Captain Arthur J. Quirke, B.A.; with a foreword by John A. Costello, K.C.
London: George Routledge & Sons, Ltd., Broadway House, 68-74 Carter Lane, E.C. 1930.
xii + 282pp., 8vo. Brown cloth gilt. A good copy, on lightly-aged paper, in lightly-worn binding. Neat and unobtrusive ownership inscriptions on front endpapers. The author is described on the title-page as 'Captain Arthur J. Quirke, B.A. Handwriting Analyst to the Department of Justice, Attorney-General and Police Headquarters, Irish Free State', and the writer of the foreword as 'John A. Costello, K.C. Attorney-General, Irish Free State'.
Basil Francis [ W. Macqueen-Pope [ Walter James Macqueen-Pope ] (1888-1960), theatre manager and historian ]
Letter on Francis's letterhead of 115 Kenilworth Court, S.W.15. 14 November 1950. Both typescript with same address; neither dated.
ONE: Letter. 1p., landscape 12mo. Aged and creased. Addressed to 'My dear Popie'. He is sending the revised version of the play, 'which has been tightened up considerably from the earlier draft', asking whether it has 'commercial possibilities', or 'stinks'. He feels that five minutes with Pope gives him 'more practical dope on the theatre than 5 years at the RADA!' TWO: Early typescript of 'Death in Act IV'. The letter ends with a reference to 'Fanny K', Francis's 1950 biography 'Fanny Kelly of Drury Lane'. 68pp., 8vo. In fair condition, on aged and worn paper.
Charles Cheers Wakefield (1859-1941), 1st Viscount [ The Camden Town Murder, 1907; Emily Dimmock; Robert Wood; the Central Criminal Court [ Old Bailey ]; Edward Marshall Hall; Walter Sicket ]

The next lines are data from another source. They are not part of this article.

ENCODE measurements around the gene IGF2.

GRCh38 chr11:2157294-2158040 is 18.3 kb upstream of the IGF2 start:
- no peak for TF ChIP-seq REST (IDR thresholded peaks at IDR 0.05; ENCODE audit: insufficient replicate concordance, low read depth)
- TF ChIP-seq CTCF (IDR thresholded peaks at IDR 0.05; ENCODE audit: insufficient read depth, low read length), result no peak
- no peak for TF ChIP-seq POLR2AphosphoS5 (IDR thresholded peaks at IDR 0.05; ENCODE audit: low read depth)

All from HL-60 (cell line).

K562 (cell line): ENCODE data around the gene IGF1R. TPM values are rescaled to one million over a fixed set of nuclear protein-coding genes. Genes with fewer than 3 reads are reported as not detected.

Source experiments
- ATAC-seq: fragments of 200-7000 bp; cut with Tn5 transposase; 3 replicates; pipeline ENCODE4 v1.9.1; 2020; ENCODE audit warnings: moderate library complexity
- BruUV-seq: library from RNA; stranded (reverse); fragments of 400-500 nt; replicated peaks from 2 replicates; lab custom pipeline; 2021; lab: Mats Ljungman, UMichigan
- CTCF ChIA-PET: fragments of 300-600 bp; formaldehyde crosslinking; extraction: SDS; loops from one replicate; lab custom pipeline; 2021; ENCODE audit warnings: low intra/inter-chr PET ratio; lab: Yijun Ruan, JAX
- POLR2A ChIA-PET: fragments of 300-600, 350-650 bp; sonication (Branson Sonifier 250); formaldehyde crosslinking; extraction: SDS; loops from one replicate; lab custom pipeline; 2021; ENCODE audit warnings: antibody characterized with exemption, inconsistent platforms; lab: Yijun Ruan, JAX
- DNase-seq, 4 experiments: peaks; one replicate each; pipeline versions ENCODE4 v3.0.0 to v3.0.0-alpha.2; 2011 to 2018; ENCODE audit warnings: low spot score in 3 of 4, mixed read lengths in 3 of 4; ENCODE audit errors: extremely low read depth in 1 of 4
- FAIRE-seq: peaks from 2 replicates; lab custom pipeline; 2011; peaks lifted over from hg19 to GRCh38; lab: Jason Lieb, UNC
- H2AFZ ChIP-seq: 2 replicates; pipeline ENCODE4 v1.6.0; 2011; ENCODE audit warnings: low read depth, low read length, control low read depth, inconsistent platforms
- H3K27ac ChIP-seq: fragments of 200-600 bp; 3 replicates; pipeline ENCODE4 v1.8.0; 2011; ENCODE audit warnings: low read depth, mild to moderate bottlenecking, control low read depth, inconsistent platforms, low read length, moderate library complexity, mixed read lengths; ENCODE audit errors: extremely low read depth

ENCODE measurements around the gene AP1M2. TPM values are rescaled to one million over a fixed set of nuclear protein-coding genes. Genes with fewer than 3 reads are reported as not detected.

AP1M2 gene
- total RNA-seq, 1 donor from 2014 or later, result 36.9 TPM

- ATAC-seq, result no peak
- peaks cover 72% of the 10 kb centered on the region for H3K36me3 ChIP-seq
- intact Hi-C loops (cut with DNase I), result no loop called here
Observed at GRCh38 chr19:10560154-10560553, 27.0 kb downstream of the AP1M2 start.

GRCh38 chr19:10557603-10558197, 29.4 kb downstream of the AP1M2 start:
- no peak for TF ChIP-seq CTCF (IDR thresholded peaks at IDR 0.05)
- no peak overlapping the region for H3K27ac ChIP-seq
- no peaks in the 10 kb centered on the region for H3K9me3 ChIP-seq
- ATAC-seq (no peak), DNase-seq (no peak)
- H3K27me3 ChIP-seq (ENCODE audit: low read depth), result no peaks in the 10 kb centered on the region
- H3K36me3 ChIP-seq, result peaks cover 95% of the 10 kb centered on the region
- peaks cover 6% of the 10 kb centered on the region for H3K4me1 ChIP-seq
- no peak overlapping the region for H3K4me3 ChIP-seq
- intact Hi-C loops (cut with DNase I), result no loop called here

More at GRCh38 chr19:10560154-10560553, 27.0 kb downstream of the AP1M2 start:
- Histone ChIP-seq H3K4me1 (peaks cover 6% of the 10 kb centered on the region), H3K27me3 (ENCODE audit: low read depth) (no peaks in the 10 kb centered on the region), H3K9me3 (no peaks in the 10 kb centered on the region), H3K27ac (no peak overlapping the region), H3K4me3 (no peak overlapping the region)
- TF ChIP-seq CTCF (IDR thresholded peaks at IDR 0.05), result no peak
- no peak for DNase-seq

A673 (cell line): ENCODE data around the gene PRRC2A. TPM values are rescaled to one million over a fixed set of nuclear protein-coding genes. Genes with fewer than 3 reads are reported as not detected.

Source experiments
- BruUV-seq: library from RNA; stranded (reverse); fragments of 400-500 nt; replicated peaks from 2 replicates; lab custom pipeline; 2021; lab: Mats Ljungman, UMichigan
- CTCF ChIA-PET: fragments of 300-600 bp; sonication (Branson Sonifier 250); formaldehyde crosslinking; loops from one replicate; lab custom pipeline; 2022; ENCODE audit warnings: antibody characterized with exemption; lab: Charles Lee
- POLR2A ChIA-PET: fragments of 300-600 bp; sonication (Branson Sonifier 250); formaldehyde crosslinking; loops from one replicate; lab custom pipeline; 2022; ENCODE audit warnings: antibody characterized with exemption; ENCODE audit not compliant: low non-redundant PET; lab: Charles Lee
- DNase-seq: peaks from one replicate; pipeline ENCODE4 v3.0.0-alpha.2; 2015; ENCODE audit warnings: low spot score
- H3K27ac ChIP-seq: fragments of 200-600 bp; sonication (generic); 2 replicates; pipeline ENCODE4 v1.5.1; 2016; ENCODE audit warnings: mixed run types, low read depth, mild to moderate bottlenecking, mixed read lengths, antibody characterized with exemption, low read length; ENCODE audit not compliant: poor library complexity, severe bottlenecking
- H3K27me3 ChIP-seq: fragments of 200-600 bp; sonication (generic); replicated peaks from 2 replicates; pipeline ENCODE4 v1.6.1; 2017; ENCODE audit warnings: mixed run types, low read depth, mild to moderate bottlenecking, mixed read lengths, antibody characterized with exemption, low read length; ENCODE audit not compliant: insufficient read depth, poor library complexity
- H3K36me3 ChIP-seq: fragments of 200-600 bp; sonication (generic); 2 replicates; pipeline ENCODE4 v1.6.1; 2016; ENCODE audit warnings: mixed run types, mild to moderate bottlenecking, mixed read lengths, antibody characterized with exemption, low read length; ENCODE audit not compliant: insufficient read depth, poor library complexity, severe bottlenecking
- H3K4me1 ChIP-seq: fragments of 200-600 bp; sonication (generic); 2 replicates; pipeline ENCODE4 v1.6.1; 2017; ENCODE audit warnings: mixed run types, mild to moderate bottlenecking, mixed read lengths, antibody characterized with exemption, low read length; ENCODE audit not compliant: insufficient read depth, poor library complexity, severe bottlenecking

The Central Criminal Court (Old Bailey), London. Stamped first day of trial, 12 December 1907.
On one side of a 10 x 12.5 cm piece of card. In fair condition, lightly aged and worn. Signed 'C C Wakefield' and granting admission to 'the representative of the [ Pall Mall ]', the trial beginning on 12 December 1907. Annotated around Wakefield's signature: 'For the trial of Robert Wood for the murder of Emily Dimmock, of St Paul's Road, Camden Town | Judge - W Justice Grantham | Leading Conuncil - Sir Charles Mathews for the prosecution; Mr Marshall Halll for the defence. | Verdict - Not guilty.'
Owen Cosby Philipps (1863-1937), 1st Baron Kylsant, shipping magnate and Conservative MP [ Harry Buxton Forman (1842-1917), literary editor and forger; Katherine Philips ('the Matchless Orinda')]
On letterhead of Amroth Castle, Begelly, R.S.O. Pembrokeshire. 25 October 1903.
3pp., 12mo. Bifolium. In fair condition, on aged and worn paper, with short closed tear at foot of fold. Signed 'Owen Philipps'. Having received a letter from Buxton Forman 'about the Matchless Orinda', he gives some details regarding her husband, who is 'an ancestor of mine, being one of the Phillips of Kilsant & Picton'. His brother has 'lent me a copy of her Poems which I have been reading with much interest.' He also refers to his relations 'Mr. Wogan', 'Mrs. Owen', 'Jas Phillips' and 'Hector Phillips'.
[Sir John Bennett Piers (1772-1845), 6th Baronet, of Tristernagh Abbey, whose seduction of Lady Cloncurry, with a 'Crim. Con.' trial of 1807, was commemorated in a poem by Sir John Betjeman]
Undated, but with postmarks dated 19 July 1827.
Piers was a thorough blackguard, who seduced Lady Cloncurry for a bet. The resulting Crim. Con. action was a notable London scandal, with Lord Cloncurry awarded the considerable sum of £20,000 in damages, which Piers payed with great reluctance. After a dishonorable sojourn on the Isle of Man, he returned to Ireland, where he built a high wall around his home to deter creditors. The present document dates from this latter period, and it is a matter of some doubt whether Koechy was paid the considerable sum owed to him for the upkeep of Piers's two sons. 3pp., 4to. Bifolium.
Eliza [Lydia] Straubenzee [née Thomson; previously Hankey] (c.1757-1825), wife of Lt Col. [Marwood] Turner Van Straubenzee (c.1748-1823), following her divorce from London merchant banker John Hankey
Poonamalee [Poonamallee, India]. 29 January 1784.